Voices for Creative Nonviolence has deep, long-standing roots in active nonviolent resistance to U.S. war-making. Begun in the summer of 2005, Voices draws upon the experiences of those who challenged the brutal economic sanctions imposed by the U.S. and U.N. against the Iraqi people between 1990 and 2003. More about Voices

recent additions at a glance

Nine Arrested at Volk FieldJoy First recounts her participation in the Wisconsin walk and the arrests at Volk Field
Let It Shinemarching against lethal racial profiling at home and abroad.
Photo Diary of the Let It Shine! WalkPhoto diary of our 8-day, 90-mile walk condemning indiscriminate and militarized U.S. Govt. violence against communities of color both within the U.S. and in the beleaguered Third World.
ReplantingKathy's report from Los Alamos on sources of strength for needed work
US Drone Campaign Needs to be Acknowledged a FailureThe assassination drone campaign on the tribal areas of Pakistan, Somalia, Yemen and Afghanistan has been one of the controversial plans of the US government in the recent years.
Pushing UpClimate change and war: a perfect storm. Kathy Kelly on the task of putting all hands on deck.

St. Paul, MN: Rush-Hour Civil Disobedience Against the War


April 11, 2007

At 5 p.m. on April 3, traffic came to a halt in front of Senator Norm Coleman’s office on University Avenue in St. Paul. But this was no ordinary rush hour. Orange cones, barrels and barricades had stopped vehicles in their tracks. But this was not a construction zone. Twelve people stood in the road. Two faced eastbound traffic and unfurled a banner reading, “The United States: A Roadblock to Peace.” Two others held a banner informing westbound motorists, “This Is What Occupation Looks Like.” Seventy-five supporters stood on the sidewalk holding signs. They all chanted antiwar messages in 30-degree weather as snowflakes swirled in the frigid wind.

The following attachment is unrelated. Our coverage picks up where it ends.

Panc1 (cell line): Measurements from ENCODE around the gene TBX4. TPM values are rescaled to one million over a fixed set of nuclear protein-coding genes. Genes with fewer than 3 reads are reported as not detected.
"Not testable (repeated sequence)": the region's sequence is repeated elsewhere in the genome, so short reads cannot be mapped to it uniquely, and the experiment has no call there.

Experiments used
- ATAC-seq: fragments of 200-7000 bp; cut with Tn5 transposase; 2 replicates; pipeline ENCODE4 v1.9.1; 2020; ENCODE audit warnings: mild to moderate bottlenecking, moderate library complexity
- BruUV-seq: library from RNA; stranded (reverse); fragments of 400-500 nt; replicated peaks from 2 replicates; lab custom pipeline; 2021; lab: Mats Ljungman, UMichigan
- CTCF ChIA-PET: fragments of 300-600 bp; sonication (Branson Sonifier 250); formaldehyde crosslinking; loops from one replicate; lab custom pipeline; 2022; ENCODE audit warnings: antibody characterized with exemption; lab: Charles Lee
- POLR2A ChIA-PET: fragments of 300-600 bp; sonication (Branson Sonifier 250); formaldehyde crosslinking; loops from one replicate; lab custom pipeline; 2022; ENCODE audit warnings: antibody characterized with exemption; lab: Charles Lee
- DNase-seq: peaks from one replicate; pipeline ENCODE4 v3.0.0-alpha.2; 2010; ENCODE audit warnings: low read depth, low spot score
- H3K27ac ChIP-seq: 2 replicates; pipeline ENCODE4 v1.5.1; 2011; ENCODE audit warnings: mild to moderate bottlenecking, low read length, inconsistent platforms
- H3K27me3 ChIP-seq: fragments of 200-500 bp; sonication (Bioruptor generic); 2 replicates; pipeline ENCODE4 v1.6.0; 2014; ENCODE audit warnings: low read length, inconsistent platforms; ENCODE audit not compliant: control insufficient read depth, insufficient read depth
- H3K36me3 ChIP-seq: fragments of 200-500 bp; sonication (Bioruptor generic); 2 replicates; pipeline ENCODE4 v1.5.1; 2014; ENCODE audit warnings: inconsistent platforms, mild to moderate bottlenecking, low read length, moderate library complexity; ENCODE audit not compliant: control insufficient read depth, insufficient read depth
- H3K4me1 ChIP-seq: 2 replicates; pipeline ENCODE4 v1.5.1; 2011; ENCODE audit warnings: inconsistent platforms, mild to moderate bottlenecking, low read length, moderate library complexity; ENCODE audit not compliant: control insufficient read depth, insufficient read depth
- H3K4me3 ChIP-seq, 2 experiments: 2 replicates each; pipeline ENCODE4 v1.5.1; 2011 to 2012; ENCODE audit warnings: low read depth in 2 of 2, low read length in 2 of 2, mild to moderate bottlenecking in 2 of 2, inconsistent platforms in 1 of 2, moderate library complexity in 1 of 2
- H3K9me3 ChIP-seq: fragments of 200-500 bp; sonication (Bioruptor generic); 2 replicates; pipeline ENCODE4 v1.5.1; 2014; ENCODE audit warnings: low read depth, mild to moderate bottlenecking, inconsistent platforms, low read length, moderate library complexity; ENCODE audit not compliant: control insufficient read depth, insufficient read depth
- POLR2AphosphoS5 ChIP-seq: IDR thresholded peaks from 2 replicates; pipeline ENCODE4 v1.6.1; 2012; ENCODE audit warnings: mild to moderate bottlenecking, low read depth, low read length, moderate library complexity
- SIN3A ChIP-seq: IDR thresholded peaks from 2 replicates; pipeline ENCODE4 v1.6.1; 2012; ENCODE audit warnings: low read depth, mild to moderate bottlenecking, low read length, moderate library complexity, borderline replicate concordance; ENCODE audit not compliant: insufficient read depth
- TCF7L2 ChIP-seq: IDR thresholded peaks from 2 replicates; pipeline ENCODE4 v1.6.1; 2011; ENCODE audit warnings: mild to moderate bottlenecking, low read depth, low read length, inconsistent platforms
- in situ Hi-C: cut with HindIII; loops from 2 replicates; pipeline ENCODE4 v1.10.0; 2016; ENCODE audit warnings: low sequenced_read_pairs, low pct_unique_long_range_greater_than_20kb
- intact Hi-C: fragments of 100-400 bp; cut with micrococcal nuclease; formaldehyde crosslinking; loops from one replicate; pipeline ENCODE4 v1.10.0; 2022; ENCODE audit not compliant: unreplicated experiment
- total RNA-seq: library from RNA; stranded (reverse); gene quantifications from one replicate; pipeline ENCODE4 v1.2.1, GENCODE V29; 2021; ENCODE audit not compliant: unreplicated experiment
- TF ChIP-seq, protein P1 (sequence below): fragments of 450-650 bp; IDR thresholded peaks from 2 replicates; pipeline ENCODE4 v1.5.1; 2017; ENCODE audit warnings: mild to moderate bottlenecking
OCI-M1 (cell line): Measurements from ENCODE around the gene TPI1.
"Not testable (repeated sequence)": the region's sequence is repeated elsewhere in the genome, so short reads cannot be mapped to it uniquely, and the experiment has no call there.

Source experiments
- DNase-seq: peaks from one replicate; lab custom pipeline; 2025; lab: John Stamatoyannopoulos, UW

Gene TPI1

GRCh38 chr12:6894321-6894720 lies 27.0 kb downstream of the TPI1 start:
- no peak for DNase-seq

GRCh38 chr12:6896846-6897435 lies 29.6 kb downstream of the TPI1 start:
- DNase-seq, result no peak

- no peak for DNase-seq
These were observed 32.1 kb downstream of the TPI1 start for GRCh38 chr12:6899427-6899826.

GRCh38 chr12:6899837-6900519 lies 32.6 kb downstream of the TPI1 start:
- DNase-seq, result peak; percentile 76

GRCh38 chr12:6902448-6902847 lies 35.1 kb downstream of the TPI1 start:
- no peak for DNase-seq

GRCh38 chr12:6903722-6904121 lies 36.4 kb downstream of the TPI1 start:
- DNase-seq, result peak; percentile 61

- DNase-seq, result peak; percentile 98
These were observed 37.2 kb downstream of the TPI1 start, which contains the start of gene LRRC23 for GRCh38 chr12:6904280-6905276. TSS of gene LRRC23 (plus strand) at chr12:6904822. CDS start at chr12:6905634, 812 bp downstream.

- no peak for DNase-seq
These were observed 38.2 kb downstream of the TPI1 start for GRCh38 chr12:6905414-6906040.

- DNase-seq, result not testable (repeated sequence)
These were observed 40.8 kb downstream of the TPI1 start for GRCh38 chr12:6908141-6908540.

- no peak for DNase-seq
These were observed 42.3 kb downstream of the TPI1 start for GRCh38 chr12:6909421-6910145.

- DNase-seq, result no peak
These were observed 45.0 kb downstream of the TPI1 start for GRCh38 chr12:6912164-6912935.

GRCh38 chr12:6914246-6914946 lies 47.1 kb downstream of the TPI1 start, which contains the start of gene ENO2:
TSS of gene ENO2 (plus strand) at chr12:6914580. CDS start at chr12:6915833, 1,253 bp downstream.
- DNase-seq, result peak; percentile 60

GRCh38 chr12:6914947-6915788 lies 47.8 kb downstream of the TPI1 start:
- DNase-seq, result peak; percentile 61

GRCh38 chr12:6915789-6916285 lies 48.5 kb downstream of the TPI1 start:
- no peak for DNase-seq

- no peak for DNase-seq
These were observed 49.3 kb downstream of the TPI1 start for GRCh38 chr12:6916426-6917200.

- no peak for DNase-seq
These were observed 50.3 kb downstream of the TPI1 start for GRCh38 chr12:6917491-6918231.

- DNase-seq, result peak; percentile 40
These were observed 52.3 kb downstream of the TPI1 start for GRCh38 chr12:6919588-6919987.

Occupation Project Actions - By Location - Feb 5 to April 5, 2007

(As of April 5, 2007)

During the initial 9 week period of the Occupation Project campaign, 316 arrests occurred at the offices of 38 Representatives and Senators, at the hearing of the House Appropriations Committee at which the supplemental spending bill was passed and in the atrium of the Hart Senate Office Building on the day the full Senate passed the bill.

The Occupation Project campaign now enters a second phase. We’ll continue to focus upon the supplemental spending bill for the current fiscal year (which ends on September 30). But we’ll also begin to focus more attention and work upon the $145 billion which President Bush is seeking to fund the wars in Iraq and Afghanistan in the next fiscal year (which begins on October 1, 2007).

Please be in contact with us about continuing work on the Occupation Project campaign via email, occupationproject@vcnv.org.

“For the Love of Peace” - A Fast to End Military and Economic Warfare in Iraq: April 9 to April 30

April 9, 2007

Public presence in Chicago’s Federal Building Plaza begins April 12th, 2007

On April 9, Voices for Creative Nonviolence activists will begin “For the Love of Peace: A Fast to End Military and Economic Warfare in Iraq”. This is a 21 day liquids only fast in Chicago that includes a daily vigil outside the federal building which houses the offices of Senators Durbin and Obama as well as the Internal Revenue Service. During our public vigil, we hope to engage in discussions with passersby and encourage them to visit the offices of Senators Obama and Durbin to insist that they stop funding war in Iraq.